Bank worker María Luz Matos

April 30, 1994, was María Luz Matos Bravet's first day of work at Banco Popular de Ahorro (BPA by its acronym in Spanish); she remembers it with Swiss watch precision. "I didn't come to the bank looking for a job, but because it came knocking at my door," she recalls now, after almost three decades at the financial institution, and she is grateful for that first opportunity that has made her grow as a professional and a human being.

Las Tunas, Cuba.- "The BPA has been in existence for four decades and I started in its first 10 years of existence, so I feel almost like a founder. I have seen many transformations in this period, from manual labor to digital transformation, and, on the other hand, I have also been able to participate in the response of its workers to each process.

"Just as the country has had its historic generation, I understand that the Bank has also had its generation and I am very proud to be part of it. Now there is a new generation and many of us are close to retirement, but I hope that those who are starting will assume the same responsibility," says Matos Bravet, who manages the savings bank located in the La Victoria district of the city of Las Tunas.

“Since I was Born I Have Been in the Bank!”

Bank worker Ana Iris Aguilera CarraleroResponsibility, respect, discretion, honesty, and dedication are words that she associates with the BPA and which have not been lacking in her daily work and in the teaching of each disciple she has trained. These principles are common to Ana Iris Aguilera Carralero, who has been with the BPA for 38 years, most of which have been spent as an auditor.

"I owe the training I have to the Bank, this place educates people. A worker in this branch is distinguished, you notice it, by the correctness of his behavior, the way he speaks, and the way he expresses himself in public. Here you acquire values and change your behavior in life.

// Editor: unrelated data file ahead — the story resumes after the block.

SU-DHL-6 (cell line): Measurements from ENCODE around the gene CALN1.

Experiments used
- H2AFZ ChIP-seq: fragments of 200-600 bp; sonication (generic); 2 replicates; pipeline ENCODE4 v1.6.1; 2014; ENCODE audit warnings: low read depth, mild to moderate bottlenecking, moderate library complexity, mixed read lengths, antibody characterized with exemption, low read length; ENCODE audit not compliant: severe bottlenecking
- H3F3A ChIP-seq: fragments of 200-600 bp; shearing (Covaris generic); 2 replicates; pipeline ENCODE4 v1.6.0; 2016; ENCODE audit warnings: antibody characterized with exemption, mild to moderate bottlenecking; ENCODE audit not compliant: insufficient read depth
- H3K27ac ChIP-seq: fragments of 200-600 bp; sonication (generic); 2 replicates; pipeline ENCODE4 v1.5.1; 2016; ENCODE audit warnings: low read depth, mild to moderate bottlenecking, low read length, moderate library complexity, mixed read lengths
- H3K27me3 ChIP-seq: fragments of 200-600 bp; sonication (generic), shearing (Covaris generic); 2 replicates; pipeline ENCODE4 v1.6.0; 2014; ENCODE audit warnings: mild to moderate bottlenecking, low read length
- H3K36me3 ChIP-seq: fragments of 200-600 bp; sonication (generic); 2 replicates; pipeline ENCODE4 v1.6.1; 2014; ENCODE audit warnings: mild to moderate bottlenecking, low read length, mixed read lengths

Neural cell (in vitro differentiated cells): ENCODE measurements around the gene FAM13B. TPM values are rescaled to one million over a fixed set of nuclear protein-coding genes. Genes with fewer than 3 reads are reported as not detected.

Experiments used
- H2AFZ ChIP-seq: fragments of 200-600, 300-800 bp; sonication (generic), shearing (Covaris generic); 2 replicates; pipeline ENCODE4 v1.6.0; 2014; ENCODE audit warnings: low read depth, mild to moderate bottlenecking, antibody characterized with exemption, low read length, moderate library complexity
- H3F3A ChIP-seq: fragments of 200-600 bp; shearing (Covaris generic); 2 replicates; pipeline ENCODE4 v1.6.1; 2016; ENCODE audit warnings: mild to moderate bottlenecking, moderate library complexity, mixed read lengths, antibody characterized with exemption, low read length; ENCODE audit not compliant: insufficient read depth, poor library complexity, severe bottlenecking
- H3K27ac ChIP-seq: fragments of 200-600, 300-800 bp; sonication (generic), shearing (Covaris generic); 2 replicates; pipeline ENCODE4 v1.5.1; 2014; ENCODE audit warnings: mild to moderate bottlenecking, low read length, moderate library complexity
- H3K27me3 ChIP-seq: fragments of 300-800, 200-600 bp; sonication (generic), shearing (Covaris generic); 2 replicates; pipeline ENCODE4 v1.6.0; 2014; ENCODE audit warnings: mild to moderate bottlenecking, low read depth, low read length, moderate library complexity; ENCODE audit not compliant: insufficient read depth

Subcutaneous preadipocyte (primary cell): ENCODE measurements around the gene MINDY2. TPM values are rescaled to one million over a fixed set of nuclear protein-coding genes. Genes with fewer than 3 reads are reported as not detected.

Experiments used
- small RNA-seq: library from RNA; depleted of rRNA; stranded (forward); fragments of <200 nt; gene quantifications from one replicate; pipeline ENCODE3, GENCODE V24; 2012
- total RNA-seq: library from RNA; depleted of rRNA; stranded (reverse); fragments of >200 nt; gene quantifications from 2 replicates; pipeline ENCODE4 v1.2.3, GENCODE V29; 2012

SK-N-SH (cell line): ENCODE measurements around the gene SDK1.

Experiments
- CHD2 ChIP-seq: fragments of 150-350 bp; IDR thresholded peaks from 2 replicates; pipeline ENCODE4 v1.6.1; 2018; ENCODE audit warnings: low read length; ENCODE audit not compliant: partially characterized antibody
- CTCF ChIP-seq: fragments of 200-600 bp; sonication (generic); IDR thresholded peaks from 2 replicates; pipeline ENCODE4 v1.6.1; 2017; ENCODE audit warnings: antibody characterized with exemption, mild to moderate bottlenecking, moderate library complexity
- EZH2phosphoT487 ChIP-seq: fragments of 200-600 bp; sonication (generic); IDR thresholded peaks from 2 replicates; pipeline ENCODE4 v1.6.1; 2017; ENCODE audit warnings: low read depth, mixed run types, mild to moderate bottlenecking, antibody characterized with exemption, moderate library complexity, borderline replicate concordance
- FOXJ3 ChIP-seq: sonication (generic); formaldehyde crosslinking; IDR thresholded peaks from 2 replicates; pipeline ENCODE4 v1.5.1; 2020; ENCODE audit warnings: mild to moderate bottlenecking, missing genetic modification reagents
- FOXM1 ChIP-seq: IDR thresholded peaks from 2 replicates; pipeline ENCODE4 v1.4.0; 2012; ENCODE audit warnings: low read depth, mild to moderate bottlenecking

"Auditing is also a school and a field that requires ongoing training in all products and services," she says, with the certainty that comes from 22 years of working specifically in this field.

Ana Iris speaks with special devotion about the work of women in the institution, which is more than commendable, as is the norm in Cuban society, considering that many have to reconcile work and management with motherhood and caring for their families and, often, the elderly. "It involves a lot of sacrifice, commitment, and dedication," she says.

This is something that María Luz speaks for herself. On more than one occasion, she has gone to work very ill, because her responsibility as head of the team and custodian of the institution demands it; on the other hand, she adjusts her holiday periods precisely so that she can see her family who live far away. "At the Bank, if you are there, you have to be there," she says, resolutely, to signify the rigor and responsibility that this exercise entails.

Faces of Popular Savings Bank: Isabel the “Pianist” of Souls

Bank worker Caridad Mercedes Asprón HernándezCaridad Mercedes Asprón Hernández, the head of the Department of the Bank's Provincial Directorate, is well aware of the financial sector's commitment to gender inclusion and provides us with the statistics on the fly.

"We have 536 workers in the BPA, and in Las Tunas 333, that is, 62 percent are women; a reality that is also palpable in the management activity in which the majority of the workforce is female," she points out.

She also speaks appropriately about growing up in the face of difficulties, having experienced in her family environment what the demographic dynamics have been describing for years for the largest of the Antilles: an aging population and growing care needs. Now, the defecologist by training is preparing for a new stage of life: retirement.

"I try to instill in young people a sense of discipline and hard work, and especially in the case of women, I try not to let anything stop them from developing. I have always enjoyed helping young people and educating them to give the best of themselves in their work, to communicate, to love their work, to present themselves with a good formal education and customer service... that way there will be no unsatisfied or poorly served people," she says while honoring her status as an educator.

These three women dedicated to serving Banco Popular de Ahorro and, in short, Cuba, have much more in common: hours of daily work, countless sacrifices, efforts in pursuit of the institution's development, contributions to the training of the younger generations, and much more. Their evocations refer to the daily heroism of Cuban women and demonstrate the sense of belonging to a financial institution that, in its 40th year, has one of its greatest strengths in its female workers.